The Department of Design and Construction, which does the most professional services contracting, gave Civil Beat its standard operating procedures this week. They include a description of a scoring format that instructs evaluation committees to use “the sum of the ordinal scores, not the individual raw scores” for final rankings. But Imamura and DDC Director Lori Kahikina said that’s not the preferred way to do things — it’s just one option.

The Fire Department score sheets provided to Civil Beat previously mirror the template in the Department of Design and Construction’s guidelines.

Speaking generally and in hypotheticals to avoid interfering with the Ethics Commission investigation, Imamura said her division takes its responsibilities under the law seriously and works hard to make sure things are handled appropriately.

The Hawaii Revised Statutes and Hawaii Administrative Rules provide the key official guidance on how things are supposed to work.

HRS Section 103D-304(e) lays out the criteria that must be weighed in determining who’s qualified to get a contract: relevant experience and professional qualifications; past performance on similar projects; capacity to finish the job on time; and anything else a three-member selection committee comes up with.

Title III Chapter 122 of the Hawaii Administrative Rules is more fuel for the fire, but sheds little light when it comes to specific questions about, for example, aggregate versus ordinal scoring.

Imamura said the division complies with the law, but the law lacks specificity. The city’s internal purchasing procedures fill in the gaps after that, and those are being captured in writing now.

“We have been prioritizing improvements to the process based on different types of procurement,” Imamura said. “We recently finished working on RFP [Request for Proposals], IFB [Invitation for Bids] and it’s been only within the last few months that we’ve targeted professional services because professional services, just totality, causes us the least pain.”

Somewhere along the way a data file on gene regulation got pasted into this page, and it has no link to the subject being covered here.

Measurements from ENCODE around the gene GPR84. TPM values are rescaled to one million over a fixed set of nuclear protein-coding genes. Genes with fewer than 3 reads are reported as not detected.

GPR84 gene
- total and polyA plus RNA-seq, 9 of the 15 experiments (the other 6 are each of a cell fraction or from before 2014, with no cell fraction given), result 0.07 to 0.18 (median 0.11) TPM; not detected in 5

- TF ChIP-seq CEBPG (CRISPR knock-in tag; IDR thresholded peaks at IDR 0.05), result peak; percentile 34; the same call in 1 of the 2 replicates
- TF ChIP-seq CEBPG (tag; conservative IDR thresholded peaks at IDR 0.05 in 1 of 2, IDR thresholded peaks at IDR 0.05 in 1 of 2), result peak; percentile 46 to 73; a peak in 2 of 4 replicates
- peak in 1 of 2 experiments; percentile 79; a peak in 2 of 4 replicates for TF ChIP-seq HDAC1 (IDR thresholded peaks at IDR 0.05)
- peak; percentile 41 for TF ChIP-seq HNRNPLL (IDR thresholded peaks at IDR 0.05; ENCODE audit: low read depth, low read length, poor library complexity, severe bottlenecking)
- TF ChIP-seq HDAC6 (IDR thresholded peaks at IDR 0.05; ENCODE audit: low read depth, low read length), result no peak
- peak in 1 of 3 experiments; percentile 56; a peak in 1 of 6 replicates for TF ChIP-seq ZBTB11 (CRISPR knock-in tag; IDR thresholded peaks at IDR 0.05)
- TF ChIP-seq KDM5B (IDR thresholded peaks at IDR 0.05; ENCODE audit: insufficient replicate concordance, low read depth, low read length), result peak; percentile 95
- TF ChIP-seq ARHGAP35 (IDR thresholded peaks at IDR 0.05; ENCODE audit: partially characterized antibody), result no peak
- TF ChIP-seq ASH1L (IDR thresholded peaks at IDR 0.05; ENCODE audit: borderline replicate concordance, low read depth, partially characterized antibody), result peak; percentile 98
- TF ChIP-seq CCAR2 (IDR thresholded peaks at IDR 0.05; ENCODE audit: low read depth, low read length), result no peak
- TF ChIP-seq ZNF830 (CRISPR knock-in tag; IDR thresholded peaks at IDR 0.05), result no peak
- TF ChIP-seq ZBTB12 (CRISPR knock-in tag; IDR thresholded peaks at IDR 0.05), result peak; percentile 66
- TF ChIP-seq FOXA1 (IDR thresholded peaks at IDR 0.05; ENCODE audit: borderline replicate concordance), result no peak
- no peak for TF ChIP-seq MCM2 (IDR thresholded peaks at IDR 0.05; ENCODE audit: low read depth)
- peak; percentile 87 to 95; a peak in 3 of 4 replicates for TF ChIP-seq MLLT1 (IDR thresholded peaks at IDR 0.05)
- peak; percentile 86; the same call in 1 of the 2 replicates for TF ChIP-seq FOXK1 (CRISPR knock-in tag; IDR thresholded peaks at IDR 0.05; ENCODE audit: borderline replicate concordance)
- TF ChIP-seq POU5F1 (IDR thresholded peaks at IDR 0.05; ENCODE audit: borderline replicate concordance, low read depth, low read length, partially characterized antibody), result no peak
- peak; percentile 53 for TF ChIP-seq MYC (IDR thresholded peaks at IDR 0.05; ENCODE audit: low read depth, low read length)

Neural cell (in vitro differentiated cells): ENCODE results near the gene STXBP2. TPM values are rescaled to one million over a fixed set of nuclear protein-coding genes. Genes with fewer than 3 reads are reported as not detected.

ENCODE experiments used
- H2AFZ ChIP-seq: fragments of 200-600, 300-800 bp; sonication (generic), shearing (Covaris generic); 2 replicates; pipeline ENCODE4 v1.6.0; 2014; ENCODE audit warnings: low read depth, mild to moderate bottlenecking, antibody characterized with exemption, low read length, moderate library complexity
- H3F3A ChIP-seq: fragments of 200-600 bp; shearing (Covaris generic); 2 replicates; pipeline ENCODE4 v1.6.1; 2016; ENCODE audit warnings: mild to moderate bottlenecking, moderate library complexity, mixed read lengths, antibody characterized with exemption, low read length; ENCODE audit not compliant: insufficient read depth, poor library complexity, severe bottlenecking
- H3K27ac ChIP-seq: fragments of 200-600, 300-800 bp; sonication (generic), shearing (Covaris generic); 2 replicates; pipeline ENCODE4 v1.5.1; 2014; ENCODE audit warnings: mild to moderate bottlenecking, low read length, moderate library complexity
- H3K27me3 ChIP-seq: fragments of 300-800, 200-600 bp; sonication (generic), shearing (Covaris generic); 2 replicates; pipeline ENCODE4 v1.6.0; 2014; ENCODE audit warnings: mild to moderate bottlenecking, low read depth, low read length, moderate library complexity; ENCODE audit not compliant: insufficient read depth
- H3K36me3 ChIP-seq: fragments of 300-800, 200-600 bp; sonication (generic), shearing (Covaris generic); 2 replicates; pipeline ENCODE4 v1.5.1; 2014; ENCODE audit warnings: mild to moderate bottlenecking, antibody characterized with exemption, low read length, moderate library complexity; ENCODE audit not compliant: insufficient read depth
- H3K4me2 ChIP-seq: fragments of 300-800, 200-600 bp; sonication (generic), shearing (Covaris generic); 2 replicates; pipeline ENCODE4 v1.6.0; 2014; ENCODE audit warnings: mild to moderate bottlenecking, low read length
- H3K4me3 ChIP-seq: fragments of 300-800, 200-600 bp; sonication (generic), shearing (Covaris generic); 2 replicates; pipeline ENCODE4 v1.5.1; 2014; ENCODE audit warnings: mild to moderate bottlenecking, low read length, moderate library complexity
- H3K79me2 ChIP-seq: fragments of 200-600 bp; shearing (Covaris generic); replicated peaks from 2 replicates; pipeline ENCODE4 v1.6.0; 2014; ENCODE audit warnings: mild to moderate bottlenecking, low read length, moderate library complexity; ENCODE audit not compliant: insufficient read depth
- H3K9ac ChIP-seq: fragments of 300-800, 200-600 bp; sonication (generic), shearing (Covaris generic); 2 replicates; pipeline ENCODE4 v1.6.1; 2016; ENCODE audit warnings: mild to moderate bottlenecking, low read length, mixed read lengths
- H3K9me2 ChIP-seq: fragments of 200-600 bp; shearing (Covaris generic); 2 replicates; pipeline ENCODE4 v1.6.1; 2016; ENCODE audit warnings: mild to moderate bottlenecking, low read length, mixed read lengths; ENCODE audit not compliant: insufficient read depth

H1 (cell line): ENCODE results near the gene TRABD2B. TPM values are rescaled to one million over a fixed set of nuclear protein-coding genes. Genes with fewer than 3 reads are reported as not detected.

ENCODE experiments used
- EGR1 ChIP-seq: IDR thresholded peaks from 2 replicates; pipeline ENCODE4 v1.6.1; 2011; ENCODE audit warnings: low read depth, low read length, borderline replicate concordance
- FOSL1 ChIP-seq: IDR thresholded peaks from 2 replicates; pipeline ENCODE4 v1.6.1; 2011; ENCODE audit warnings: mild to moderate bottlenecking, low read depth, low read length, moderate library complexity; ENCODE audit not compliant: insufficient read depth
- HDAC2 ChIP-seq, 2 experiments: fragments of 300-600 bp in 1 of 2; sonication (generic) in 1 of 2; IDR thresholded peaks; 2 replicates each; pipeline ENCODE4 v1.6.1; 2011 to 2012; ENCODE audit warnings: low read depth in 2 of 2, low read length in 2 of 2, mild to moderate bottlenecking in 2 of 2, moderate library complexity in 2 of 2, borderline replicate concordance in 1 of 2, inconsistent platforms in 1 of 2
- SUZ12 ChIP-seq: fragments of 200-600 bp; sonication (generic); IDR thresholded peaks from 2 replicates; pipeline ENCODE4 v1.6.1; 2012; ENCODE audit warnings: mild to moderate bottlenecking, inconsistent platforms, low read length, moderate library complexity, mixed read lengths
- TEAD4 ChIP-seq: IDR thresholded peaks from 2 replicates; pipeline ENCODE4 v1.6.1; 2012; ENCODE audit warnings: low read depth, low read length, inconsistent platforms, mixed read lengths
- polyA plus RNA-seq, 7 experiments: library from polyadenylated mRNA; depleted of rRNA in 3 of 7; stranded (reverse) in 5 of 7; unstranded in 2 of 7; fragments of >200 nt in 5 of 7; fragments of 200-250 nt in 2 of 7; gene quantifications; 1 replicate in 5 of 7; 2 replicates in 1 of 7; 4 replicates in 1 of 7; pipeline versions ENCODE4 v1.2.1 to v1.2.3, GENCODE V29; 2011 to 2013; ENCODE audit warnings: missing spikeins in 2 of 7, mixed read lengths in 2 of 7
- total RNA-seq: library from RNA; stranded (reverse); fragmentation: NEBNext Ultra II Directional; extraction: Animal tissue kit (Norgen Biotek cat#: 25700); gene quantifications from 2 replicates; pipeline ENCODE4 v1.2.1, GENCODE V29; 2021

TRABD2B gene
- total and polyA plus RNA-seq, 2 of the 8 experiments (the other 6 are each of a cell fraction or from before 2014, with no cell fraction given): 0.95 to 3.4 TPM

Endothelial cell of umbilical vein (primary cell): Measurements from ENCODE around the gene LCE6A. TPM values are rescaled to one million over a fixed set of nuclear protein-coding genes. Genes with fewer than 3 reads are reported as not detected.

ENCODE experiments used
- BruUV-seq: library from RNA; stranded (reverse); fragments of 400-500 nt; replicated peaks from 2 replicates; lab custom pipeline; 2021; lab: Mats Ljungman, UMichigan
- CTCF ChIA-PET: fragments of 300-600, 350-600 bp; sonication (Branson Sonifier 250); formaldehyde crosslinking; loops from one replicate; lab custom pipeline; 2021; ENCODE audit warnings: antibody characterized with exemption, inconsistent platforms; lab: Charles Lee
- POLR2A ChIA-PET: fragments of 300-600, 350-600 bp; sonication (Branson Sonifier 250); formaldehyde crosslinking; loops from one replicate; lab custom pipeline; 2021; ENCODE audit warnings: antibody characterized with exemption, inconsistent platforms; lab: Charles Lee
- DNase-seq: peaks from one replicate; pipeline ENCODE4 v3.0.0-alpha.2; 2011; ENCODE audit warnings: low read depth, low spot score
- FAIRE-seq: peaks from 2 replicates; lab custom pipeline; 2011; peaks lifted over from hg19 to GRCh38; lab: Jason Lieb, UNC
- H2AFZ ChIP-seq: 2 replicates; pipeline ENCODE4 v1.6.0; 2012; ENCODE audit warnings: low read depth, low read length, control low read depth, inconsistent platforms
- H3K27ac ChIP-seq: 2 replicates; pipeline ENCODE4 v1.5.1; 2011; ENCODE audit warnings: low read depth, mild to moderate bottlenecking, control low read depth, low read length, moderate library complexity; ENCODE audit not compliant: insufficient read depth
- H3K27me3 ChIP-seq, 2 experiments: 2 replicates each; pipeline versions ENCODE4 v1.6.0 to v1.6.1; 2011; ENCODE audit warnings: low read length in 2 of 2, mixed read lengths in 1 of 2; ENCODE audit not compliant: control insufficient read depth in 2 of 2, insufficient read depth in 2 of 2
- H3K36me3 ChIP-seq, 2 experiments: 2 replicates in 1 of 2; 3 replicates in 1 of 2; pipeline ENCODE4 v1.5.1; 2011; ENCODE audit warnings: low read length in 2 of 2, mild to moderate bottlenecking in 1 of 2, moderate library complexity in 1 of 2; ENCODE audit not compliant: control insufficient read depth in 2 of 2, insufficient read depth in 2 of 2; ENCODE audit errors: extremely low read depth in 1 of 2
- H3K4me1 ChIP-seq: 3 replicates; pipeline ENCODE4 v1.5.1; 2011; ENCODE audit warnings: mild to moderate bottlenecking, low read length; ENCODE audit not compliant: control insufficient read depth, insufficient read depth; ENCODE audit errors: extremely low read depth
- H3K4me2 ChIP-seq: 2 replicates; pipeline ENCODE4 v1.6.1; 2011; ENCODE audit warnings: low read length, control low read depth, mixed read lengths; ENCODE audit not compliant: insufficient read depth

Professional services contracts can be valued anywhere from $50,000 up into the millions.

Budget and Fiscal Services Director Mike Hansen said the Carlisle administration is working to get things on paper.

“That’s one of the things that is an effort across the board. It’s not just for this, it’s not just because of a recent incident,” he said. “Part of it was because of the initiative that was taken on by Purchasing in really achieving this accreditation award.”

In January, the city announced the Purchasing Division earned certification and an Outstanding Agency Accreditation Achievement Award from the National Institute of Governmental Purchasing.

“Could things be clearer? There’s potential for everything in the world to be clearer. … Could there be misinterpretation? There could be, in anything,” Hansen said Thursday. “We’re trying to certainly minimize that as best we can, and make sure that everything’s clear.”

Another key prong of the city’s attempts to make sure procurement is clear and stays above board is to assign a buyer from the Purchasing Division to sit in on all evaluation committee meetings, just like they do for request-for-proposal bid evaluations.

“This has been in the works for a while,” Imamura said Thursday. Hansen said the timing with the Fire Department merger contract is a “coincidence.”

“We want to make sure that the law is followed, and we believe the law has been followed,” Hansen said.

About the Author